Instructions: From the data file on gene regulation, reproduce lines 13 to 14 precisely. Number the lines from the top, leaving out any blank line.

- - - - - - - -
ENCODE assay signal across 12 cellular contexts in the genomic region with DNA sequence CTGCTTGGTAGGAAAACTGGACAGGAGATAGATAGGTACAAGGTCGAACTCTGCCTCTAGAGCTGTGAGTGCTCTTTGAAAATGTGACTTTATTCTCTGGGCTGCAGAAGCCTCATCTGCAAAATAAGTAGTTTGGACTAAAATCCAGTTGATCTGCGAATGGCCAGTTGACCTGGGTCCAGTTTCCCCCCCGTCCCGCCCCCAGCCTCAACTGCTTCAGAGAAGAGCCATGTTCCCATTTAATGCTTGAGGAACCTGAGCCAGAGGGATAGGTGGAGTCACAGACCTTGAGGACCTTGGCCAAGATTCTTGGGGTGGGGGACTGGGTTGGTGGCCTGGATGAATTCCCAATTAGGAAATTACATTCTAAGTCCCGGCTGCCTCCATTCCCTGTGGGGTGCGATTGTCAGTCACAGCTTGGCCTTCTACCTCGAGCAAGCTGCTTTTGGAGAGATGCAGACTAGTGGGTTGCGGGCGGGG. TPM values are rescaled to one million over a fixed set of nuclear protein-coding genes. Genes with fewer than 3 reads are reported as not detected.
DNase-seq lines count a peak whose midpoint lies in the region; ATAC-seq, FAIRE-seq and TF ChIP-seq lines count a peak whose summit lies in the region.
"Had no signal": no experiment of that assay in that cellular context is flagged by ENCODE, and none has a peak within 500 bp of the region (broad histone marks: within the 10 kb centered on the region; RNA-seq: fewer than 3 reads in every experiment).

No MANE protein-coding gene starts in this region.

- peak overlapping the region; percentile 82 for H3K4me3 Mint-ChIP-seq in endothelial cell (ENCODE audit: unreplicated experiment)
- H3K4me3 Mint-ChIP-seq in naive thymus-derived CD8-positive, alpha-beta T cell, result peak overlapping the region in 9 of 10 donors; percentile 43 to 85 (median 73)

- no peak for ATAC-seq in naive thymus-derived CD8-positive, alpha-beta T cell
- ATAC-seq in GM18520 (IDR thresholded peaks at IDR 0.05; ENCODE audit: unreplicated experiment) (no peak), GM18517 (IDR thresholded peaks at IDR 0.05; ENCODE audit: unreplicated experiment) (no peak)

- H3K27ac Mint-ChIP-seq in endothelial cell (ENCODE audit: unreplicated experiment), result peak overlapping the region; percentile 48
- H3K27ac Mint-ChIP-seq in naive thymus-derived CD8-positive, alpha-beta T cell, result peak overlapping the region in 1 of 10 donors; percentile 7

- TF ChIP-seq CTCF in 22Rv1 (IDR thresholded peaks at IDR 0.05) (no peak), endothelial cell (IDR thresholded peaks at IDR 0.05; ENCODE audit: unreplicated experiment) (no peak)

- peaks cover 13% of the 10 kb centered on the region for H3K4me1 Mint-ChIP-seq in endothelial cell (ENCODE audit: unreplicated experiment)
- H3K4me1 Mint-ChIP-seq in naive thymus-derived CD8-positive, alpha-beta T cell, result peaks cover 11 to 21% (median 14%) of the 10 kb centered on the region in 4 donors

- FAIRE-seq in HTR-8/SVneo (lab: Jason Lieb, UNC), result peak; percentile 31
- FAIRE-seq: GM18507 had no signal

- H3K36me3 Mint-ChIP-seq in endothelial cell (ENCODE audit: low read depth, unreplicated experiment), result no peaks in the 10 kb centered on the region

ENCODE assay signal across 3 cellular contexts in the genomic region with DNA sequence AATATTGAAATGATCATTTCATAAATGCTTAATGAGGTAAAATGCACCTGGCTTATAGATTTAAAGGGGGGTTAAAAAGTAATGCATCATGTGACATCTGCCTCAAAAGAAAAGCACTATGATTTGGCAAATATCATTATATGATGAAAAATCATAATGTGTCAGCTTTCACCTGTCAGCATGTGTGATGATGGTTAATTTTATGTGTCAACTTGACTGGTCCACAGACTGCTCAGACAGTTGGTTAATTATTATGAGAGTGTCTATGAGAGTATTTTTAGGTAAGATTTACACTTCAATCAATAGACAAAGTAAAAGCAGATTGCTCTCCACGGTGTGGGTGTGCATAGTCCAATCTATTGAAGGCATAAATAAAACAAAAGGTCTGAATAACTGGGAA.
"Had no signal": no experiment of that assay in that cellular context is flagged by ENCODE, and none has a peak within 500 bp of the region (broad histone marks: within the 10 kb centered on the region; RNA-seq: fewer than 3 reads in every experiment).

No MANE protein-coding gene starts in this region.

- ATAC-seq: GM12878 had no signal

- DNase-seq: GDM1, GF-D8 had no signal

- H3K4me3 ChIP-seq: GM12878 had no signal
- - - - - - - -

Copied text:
- H3K4me1 Mint-ChIP-seq in naive thymus-derived CD8-positive, alpha-beta T cell, result peaks cover 11 to 21% (median 14%) of the 10 kb centered on the region in 4 donors

- FAIRE-seq in HTR-8/SVneo (lab: Jason Lieb, UNC), result peak; percentile 31